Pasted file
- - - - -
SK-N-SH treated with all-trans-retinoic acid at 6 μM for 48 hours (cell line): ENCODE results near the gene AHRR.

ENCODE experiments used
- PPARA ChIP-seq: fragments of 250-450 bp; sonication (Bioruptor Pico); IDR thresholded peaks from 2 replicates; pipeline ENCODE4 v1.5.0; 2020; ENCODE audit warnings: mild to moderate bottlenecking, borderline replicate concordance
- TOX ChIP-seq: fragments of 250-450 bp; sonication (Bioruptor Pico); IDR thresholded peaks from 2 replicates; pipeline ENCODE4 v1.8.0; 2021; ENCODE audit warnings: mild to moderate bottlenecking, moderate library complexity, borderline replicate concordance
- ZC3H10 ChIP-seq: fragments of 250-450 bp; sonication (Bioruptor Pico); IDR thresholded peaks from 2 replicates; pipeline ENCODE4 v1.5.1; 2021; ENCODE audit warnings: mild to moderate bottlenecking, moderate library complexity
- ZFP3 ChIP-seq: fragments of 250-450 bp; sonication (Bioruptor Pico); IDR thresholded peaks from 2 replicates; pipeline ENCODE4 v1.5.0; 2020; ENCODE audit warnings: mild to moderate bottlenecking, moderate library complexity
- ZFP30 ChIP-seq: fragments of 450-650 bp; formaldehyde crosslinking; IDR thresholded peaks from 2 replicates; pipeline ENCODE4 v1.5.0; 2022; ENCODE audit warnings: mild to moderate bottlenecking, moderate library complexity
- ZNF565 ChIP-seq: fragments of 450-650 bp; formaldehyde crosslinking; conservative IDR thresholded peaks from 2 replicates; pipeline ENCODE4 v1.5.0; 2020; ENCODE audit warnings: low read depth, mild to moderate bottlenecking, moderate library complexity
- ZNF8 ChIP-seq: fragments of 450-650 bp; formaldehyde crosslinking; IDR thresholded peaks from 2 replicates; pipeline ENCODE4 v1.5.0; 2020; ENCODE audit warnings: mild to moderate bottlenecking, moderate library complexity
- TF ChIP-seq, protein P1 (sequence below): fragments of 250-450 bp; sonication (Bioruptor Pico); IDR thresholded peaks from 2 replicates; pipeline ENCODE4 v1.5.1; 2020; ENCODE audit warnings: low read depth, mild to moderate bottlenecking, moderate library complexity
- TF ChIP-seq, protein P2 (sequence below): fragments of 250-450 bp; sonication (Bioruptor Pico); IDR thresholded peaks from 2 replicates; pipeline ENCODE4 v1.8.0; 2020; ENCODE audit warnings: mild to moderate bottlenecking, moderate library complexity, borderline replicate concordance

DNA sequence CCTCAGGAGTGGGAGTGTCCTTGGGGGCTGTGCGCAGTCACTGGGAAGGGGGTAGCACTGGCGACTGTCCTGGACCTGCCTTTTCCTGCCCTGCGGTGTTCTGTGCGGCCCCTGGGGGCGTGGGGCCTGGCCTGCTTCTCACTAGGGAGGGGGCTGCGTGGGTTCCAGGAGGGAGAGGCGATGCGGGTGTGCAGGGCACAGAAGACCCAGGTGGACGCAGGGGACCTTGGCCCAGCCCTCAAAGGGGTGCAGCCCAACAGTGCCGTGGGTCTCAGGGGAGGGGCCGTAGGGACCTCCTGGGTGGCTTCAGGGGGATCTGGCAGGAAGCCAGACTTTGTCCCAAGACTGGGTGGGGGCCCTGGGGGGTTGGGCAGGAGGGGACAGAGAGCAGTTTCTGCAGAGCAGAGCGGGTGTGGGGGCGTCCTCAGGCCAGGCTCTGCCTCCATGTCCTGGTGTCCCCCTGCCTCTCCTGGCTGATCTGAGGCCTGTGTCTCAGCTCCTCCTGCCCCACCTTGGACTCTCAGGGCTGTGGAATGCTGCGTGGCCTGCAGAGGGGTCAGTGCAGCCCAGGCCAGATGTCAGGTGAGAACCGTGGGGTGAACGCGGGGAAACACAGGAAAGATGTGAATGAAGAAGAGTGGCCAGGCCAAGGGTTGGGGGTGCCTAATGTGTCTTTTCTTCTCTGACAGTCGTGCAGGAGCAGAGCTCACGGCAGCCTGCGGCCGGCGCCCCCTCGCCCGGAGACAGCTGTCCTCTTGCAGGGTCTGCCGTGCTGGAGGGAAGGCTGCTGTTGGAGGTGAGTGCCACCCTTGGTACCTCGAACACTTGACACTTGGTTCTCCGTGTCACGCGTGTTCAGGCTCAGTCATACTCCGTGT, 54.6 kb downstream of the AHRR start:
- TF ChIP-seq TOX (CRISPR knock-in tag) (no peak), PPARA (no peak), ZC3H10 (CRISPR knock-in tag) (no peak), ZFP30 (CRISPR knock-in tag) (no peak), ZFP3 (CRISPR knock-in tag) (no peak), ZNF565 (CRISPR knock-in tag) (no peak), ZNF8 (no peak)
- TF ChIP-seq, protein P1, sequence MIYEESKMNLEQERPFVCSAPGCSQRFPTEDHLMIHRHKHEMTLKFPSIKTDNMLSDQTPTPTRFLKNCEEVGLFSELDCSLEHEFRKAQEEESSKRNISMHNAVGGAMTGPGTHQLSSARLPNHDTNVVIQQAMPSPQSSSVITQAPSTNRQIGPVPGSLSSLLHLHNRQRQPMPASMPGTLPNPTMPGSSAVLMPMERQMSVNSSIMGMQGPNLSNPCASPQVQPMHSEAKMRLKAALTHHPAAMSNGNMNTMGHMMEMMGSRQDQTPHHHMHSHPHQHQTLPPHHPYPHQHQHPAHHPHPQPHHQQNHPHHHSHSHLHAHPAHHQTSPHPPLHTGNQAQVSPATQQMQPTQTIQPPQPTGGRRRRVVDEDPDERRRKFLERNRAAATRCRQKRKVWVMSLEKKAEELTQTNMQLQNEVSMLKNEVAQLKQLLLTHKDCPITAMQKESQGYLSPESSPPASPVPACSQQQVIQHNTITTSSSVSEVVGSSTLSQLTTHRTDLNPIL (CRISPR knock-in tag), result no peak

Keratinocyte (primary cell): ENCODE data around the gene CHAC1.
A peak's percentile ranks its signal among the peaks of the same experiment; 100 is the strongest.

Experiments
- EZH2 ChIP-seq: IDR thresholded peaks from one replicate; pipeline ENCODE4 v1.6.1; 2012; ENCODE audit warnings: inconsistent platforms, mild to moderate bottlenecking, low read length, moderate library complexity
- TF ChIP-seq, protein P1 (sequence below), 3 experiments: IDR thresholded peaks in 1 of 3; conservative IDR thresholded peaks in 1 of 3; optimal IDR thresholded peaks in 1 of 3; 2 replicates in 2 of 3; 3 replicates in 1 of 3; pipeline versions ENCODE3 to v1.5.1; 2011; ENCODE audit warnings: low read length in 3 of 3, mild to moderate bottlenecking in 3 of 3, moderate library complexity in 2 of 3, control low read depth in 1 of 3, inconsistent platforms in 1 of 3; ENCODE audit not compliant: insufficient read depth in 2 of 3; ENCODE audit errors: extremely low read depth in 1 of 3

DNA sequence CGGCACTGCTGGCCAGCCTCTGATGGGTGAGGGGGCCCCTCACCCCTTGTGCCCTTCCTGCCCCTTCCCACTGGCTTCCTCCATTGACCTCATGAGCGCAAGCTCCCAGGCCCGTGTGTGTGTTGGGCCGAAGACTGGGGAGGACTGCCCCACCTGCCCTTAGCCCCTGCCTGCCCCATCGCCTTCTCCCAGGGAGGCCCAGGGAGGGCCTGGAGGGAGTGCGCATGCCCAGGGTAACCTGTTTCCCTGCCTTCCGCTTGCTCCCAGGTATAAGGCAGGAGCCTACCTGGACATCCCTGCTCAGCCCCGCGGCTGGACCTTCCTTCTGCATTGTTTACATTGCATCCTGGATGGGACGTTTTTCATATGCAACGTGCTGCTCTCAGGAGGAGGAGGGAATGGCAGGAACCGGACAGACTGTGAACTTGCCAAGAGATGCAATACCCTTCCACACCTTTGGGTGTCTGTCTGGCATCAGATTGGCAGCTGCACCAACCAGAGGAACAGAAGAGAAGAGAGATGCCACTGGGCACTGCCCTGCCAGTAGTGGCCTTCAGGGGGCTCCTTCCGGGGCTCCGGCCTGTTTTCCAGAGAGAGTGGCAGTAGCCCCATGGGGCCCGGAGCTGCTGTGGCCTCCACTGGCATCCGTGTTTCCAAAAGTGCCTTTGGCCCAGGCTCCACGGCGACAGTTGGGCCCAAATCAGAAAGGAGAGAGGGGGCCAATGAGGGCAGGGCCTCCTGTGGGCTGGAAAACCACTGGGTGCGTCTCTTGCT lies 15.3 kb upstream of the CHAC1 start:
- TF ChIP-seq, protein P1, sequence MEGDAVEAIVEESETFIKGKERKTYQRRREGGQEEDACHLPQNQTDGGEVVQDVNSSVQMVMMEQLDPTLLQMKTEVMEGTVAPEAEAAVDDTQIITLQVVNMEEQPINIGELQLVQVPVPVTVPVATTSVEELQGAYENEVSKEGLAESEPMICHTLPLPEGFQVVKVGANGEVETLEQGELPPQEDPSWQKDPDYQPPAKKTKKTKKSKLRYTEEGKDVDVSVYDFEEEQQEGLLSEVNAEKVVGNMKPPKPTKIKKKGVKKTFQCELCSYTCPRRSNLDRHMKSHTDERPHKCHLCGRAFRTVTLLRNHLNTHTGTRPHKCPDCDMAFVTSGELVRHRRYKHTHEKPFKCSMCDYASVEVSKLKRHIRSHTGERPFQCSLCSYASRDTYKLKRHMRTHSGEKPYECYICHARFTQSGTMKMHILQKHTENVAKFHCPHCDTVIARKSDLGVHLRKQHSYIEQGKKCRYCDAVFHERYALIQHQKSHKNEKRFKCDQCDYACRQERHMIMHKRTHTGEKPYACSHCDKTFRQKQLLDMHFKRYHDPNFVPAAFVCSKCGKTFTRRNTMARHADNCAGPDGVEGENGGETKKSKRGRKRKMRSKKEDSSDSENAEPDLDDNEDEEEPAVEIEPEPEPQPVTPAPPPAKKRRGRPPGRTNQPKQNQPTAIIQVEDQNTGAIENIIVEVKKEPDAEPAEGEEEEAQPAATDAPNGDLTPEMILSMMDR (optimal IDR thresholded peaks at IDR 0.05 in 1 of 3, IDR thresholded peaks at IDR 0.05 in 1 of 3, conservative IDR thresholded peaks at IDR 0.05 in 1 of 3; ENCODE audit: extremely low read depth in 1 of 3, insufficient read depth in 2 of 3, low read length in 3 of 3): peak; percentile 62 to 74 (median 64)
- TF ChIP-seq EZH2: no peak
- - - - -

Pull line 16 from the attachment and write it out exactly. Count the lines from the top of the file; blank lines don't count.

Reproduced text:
A peak's percentile ranks its signal among the peaks of the same experiment; 100 is the strongest.